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I saw an ad for a tire company today stating that they have the right tires for your driving style. When I buy tires I look for silent tires with long lifespan, good grip and most importantly a decent price. I've never even considered my driving style.

Is this just marketing-speak, or are certain types of tires better suited to certain drivers' driving styles?

Assuming other factors are the same (e.g. vehicle, roads, climate, conditions), does driving style influence the suitability of certain types of tires?

closed as off-topic by Jan Doggen, EnergyNumbers, Jamiec Jul 27 '18 at 15:02

This question appears to be off-topic. The users who voted to close gave this specific reason:

  • "Skeptics Stack Exchange is for challenging notable claims, such as pseudoscience and biased results. This question might not challenge a claim, or the claim identified might not be notable." – Jan Doggen, EnergyNumbers, Jamiec
If this question can be reworded to fit the rules in the help center, please edit the question.

  • Well since @Oddthinking seems to think this is a Primarily Opinion-based question... flagging as that. – MichaelK Jul 27 '18 at 14:34
  • It could be edited into a more fact-based question in a number of ways... but since the original question was asked in 2011, it doesn't seem likely that we'll see that out of the OP. – Ben Barden Jul 27 '18 at 14:56
  • @BenBarden Since the core of the question is: "should one take driving style into consideration when choosing tires" I find it obvious this is asking for opinion. – MichaelK Jul 27 '18 at 15:00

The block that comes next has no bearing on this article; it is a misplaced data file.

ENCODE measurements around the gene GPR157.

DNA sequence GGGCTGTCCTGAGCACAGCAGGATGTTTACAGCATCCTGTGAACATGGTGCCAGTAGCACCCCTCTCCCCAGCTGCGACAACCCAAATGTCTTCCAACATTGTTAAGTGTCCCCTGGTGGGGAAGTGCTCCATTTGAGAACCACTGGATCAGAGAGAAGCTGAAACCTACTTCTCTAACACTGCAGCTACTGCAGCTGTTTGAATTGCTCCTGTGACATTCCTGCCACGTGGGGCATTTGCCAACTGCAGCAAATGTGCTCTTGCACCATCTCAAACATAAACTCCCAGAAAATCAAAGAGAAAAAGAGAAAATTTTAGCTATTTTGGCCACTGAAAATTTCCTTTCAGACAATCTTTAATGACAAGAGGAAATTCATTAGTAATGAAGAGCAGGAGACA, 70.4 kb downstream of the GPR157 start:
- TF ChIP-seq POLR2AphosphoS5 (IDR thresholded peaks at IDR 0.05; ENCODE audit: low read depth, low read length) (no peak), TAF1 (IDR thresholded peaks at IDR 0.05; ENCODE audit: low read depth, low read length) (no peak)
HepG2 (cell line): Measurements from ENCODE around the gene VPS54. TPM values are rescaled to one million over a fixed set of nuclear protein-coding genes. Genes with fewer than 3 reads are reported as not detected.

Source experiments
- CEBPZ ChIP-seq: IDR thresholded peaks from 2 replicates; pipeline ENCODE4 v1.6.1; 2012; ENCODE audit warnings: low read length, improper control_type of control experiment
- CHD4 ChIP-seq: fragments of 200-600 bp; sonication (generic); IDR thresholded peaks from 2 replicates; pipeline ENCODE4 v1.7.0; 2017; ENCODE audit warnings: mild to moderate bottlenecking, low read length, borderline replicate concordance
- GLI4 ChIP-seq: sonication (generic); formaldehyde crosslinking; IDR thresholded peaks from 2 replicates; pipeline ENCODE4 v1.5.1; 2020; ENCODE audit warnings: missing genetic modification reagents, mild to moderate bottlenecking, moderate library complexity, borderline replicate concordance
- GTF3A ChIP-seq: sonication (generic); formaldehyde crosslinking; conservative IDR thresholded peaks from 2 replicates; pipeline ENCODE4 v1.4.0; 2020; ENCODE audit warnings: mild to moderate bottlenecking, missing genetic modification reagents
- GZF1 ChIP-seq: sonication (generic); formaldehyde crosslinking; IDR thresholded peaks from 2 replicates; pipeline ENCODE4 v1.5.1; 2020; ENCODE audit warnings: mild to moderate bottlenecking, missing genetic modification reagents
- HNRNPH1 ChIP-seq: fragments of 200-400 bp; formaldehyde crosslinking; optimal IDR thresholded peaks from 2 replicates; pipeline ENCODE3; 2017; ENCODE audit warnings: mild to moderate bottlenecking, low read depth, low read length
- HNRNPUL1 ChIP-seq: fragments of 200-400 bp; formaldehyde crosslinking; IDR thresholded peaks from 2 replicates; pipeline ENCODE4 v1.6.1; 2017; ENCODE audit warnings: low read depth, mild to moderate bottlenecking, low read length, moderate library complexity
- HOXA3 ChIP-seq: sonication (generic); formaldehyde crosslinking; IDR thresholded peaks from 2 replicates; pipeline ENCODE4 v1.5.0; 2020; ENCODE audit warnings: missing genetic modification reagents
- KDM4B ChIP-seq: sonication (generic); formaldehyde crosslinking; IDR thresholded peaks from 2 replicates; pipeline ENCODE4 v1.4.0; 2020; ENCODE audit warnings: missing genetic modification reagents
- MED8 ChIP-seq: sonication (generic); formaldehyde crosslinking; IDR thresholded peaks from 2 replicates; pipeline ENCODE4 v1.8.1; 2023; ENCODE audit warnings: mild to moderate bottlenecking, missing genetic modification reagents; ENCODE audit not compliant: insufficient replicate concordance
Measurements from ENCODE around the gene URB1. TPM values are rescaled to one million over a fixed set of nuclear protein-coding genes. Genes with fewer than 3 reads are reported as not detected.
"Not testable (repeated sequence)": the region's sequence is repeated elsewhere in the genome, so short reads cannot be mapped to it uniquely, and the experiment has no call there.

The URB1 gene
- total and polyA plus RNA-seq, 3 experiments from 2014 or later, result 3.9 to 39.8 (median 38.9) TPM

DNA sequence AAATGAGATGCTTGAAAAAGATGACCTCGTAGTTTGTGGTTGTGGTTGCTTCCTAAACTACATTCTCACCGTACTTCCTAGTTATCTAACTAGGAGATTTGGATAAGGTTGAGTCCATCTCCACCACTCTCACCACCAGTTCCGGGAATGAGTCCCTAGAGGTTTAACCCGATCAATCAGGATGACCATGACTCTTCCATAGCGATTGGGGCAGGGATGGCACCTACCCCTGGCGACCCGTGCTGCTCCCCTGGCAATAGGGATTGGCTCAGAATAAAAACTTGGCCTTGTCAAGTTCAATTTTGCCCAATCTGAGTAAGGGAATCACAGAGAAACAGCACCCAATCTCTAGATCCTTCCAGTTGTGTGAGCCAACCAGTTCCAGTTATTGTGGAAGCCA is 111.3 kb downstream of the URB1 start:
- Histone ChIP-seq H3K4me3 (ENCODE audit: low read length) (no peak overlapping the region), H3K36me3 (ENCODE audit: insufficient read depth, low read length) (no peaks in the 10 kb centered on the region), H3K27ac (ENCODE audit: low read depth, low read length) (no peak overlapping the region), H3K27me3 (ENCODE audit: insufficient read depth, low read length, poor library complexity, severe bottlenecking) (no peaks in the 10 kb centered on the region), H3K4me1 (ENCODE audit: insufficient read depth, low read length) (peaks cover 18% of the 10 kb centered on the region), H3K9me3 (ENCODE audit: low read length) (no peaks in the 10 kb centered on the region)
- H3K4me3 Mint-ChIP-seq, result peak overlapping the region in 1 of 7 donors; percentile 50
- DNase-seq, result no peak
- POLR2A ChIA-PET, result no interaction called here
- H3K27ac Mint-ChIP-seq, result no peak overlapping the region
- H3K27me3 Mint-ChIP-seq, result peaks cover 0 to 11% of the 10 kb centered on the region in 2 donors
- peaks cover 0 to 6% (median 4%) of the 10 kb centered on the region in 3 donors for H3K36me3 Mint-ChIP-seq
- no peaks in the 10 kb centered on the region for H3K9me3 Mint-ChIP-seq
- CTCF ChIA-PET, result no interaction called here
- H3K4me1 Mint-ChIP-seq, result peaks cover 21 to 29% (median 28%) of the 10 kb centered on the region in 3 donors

• @MichaelK as-is, I agree. The more fact-based approach would be asking about specific things like whether driving style has a significant impact on patterns of tire wear or other more dialed-in questions. That would be the sort of edit that ought to come from the OP if at all, though, and I don't really expect that we'll hear back from him. – Ben Barden Jul 27 '18 at 16:02
  • @BenBarden Well the answer to such a question is a quick "Yes". If you ride a lot in winter where they use grit on bike roads, that affects which tires you should pick. I always get myself puncture resistant tires for that reason... about 4 times as expensive, but so worth it for me. If you ride hard and aggressive, with much hard braking, that means you need tougher tires. If you are riding a road bike, you need road bike tires. If you are riding a mountain bike in the terrain, then you need mountain bike tires, but if you only stay on roads, you can use regular tires. And so on... – MichaelK Jul 27 '18 at 16:07

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